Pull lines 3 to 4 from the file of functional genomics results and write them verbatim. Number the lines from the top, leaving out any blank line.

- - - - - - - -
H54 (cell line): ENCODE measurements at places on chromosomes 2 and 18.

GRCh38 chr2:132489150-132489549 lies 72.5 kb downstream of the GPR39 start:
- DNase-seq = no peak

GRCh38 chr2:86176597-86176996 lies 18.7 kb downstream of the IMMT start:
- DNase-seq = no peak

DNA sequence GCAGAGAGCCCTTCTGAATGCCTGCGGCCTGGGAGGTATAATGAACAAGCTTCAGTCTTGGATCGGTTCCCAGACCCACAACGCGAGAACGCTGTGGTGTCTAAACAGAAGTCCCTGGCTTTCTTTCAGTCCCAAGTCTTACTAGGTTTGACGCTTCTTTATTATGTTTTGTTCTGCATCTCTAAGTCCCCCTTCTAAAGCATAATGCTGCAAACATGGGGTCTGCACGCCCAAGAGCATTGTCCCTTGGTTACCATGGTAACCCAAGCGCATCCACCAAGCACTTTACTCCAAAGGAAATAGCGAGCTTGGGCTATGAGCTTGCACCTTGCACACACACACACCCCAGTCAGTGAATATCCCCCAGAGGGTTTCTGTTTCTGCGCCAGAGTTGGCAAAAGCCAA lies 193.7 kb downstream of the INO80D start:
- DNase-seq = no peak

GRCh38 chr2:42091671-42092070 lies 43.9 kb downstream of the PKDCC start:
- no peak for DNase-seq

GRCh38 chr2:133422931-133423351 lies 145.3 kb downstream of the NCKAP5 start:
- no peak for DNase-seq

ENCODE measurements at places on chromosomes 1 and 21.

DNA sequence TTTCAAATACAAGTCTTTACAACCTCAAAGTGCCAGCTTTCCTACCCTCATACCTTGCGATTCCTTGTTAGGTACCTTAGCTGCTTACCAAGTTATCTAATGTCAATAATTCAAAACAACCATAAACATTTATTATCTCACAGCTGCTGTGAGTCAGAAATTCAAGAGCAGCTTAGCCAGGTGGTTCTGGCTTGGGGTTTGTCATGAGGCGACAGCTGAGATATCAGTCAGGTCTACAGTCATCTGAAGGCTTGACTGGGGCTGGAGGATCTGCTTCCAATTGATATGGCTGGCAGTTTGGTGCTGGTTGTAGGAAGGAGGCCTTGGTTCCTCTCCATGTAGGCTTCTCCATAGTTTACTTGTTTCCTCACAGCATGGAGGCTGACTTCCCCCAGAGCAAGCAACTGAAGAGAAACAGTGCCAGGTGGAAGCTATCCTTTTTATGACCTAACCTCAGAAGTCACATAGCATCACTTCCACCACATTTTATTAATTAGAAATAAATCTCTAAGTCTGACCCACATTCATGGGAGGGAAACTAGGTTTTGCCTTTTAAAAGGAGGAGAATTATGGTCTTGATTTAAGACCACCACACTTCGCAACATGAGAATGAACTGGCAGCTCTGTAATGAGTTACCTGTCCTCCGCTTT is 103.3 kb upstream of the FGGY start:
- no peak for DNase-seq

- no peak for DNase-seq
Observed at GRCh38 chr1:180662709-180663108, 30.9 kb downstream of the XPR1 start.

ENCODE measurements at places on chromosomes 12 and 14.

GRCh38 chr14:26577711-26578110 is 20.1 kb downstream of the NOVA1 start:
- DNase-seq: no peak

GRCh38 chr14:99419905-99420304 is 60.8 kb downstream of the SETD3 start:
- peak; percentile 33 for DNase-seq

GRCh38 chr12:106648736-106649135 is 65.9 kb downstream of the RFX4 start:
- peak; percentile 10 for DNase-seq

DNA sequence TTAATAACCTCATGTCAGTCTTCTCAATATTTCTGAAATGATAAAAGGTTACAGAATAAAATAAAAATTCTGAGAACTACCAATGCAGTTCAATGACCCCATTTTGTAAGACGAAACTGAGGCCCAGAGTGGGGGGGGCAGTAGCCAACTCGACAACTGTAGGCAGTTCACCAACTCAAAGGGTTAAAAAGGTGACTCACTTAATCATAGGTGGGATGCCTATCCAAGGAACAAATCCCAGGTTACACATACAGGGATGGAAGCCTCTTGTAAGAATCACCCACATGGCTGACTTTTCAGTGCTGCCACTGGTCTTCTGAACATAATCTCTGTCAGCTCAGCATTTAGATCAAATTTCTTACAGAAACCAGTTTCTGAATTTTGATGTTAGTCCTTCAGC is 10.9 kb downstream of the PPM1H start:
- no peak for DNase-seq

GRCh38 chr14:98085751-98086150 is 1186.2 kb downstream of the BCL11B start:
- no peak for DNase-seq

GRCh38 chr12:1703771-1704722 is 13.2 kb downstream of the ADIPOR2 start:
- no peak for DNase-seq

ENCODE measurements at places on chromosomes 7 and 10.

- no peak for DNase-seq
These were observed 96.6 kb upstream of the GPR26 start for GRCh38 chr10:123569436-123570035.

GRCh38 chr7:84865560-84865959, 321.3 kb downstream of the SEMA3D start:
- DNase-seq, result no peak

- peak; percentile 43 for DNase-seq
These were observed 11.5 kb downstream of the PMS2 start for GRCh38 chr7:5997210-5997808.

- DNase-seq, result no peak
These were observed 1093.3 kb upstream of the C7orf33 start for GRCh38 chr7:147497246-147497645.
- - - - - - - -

- DNase-seq = no peak

GRCh38 chr2:86176597-86176996 lies 18.7 kb downstream of the IMMT start: